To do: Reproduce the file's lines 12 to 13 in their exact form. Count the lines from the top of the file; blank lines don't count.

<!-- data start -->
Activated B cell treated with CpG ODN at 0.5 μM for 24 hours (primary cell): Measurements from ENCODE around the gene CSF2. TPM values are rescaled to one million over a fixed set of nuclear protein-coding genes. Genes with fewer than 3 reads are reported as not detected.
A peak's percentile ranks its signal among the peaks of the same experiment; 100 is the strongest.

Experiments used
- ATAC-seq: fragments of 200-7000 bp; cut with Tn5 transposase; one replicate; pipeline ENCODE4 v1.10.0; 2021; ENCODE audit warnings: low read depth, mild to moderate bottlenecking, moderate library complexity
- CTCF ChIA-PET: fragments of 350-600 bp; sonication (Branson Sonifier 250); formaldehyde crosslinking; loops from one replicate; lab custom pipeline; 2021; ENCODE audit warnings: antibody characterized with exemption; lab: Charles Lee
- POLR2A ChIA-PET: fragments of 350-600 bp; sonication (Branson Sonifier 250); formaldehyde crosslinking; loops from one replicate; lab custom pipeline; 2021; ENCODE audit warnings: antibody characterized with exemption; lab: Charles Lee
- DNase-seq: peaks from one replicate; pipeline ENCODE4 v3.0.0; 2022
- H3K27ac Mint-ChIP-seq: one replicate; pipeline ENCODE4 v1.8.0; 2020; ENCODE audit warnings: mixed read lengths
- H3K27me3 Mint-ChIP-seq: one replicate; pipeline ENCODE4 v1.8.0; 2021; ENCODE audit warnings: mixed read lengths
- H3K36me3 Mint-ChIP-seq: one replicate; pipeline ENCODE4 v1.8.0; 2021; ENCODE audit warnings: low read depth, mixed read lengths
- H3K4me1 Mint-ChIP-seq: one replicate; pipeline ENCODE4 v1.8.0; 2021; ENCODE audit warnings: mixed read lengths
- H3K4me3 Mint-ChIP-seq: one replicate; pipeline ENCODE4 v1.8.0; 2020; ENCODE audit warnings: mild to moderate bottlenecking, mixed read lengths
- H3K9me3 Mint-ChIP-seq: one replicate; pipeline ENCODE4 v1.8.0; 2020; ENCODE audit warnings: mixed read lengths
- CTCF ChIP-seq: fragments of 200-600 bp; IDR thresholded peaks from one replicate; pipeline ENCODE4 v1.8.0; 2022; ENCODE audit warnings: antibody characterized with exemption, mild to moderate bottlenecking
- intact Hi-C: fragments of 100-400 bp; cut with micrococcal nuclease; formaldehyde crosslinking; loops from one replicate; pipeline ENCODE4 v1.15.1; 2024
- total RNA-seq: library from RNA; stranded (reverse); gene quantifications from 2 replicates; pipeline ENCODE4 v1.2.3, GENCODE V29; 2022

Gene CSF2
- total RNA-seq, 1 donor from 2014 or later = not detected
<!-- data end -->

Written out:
- H3K4me3 Mint-ChIP-seq: one replicate; pipeline ENCODE4 v1.8.0; 2020; ENCODE audit warnings: mild to moderate bottlenecking, mixed read lengths
- H3K9me3 Mint-ChIP-seq: one replicate; pipeline ENCODE4 v1.8.0; 2020; ENCODE audit warnings: mixed read lengths